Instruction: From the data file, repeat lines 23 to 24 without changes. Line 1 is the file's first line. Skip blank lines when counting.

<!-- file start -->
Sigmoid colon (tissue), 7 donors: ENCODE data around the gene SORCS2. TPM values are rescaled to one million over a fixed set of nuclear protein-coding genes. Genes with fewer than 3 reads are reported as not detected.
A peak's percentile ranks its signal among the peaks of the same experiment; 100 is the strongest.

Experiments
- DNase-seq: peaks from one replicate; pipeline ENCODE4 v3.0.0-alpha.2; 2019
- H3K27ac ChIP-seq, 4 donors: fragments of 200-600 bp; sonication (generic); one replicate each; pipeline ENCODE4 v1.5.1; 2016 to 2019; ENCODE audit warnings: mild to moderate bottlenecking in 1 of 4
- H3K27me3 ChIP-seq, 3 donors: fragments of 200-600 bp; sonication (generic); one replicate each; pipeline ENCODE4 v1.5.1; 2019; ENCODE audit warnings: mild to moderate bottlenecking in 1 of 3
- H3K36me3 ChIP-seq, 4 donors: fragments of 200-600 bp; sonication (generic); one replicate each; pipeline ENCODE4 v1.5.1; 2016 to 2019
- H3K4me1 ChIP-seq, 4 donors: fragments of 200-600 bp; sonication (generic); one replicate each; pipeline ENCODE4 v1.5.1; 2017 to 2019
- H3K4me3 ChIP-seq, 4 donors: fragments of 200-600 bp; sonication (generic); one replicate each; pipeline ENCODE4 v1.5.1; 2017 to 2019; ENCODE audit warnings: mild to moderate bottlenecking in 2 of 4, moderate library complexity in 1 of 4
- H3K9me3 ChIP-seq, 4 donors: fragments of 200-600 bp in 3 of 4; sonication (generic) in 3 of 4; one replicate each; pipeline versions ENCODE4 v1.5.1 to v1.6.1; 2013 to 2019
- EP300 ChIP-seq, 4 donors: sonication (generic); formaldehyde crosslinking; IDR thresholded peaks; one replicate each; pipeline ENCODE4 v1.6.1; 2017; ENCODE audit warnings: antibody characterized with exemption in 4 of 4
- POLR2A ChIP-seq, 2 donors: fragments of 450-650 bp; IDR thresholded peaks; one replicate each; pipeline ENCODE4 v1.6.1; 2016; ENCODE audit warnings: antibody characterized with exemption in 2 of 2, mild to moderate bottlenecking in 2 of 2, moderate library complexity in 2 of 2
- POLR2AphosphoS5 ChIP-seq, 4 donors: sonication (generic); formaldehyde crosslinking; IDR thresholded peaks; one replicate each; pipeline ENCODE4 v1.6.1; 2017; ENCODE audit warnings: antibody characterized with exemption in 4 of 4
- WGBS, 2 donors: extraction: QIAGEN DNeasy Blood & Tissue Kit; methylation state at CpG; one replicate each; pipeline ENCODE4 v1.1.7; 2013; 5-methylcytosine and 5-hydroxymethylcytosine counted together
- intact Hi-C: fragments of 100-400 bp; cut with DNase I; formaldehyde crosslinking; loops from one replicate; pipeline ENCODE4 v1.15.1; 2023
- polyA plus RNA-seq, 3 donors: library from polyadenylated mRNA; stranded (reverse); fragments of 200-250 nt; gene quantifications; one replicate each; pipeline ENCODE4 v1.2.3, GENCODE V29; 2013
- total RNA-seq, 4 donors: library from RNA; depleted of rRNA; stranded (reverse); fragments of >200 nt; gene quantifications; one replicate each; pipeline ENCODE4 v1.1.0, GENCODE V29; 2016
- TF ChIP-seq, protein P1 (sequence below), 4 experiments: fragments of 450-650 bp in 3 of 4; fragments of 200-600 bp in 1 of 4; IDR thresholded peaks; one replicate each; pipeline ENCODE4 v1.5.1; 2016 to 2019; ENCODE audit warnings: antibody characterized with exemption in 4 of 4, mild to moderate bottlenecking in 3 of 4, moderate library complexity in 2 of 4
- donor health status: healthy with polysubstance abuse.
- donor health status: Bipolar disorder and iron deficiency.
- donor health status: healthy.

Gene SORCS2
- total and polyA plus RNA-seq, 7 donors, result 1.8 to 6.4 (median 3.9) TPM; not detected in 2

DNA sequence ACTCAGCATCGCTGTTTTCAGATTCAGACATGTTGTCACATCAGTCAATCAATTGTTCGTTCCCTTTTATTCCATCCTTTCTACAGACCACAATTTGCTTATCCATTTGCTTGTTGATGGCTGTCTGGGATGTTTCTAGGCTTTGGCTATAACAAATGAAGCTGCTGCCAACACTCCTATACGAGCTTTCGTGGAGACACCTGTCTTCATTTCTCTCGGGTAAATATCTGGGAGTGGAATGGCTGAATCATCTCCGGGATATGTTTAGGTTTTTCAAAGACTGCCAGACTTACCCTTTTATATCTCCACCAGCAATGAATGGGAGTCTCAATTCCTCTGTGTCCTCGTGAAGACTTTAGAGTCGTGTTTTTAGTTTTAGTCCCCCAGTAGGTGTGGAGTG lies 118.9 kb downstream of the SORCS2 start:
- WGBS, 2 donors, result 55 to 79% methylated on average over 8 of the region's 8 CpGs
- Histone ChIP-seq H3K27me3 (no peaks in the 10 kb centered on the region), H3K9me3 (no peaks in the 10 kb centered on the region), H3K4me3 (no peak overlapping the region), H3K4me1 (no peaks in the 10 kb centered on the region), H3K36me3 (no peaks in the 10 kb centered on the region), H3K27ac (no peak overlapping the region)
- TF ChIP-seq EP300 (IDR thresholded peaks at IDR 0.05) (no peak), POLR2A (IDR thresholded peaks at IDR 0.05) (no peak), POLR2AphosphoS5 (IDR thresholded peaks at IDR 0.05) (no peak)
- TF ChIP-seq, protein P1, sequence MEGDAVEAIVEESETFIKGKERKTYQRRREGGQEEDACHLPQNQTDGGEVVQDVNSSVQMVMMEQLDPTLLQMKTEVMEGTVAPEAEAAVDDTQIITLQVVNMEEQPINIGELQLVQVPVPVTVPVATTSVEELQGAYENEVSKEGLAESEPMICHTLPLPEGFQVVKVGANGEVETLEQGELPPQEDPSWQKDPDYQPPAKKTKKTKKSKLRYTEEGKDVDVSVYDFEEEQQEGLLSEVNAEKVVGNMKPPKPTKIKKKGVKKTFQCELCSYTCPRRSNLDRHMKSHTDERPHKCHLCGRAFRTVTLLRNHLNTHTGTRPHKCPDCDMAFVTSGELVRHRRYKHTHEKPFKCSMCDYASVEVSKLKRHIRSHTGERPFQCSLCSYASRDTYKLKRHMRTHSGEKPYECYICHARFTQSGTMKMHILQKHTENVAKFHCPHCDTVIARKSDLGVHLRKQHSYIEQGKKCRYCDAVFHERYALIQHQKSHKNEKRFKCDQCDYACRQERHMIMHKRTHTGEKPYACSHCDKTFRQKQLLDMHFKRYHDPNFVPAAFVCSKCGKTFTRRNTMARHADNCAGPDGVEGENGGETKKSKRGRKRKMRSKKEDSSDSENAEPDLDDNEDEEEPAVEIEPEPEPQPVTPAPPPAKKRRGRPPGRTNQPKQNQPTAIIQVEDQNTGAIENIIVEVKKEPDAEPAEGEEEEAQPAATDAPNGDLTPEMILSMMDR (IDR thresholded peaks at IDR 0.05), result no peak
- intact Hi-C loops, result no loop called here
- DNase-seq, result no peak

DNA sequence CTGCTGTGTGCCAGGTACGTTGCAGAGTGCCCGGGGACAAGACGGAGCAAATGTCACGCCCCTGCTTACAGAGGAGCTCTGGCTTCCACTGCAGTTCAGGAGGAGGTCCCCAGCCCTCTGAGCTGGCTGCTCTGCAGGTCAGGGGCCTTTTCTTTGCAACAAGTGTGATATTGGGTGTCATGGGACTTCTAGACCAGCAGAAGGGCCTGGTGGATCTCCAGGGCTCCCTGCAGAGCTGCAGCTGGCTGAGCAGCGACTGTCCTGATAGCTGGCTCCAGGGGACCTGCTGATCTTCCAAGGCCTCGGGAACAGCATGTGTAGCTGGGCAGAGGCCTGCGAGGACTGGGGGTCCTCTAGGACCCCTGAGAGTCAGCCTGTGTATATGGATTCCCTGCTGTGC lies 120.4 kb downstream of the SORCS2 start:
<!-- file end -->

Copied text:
- total and polyA plus RNA-seq, 7 donors, result 1.8 to 6.4 (median 3.9) TPM; not detected in 2

DNA sequence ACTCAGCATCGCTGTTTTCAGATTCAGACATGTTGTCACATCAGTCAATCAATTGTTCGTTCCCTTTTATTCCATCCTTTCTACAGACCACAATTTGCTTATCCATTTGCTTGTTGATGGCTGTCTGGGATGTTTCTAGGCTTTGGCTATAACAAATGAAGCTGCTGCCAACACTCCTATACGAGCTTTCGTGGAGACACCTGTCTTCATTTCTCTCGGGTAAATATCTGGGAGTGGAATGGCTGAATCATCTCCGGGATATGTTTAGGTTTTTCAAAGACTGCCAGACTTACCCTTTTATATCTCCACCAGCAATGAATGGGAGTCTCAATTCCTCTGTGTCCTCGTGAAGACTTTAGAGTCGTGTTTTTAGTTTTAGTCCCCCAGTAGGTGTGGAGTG lies 118.9 kb downstream of the SORCS2 start: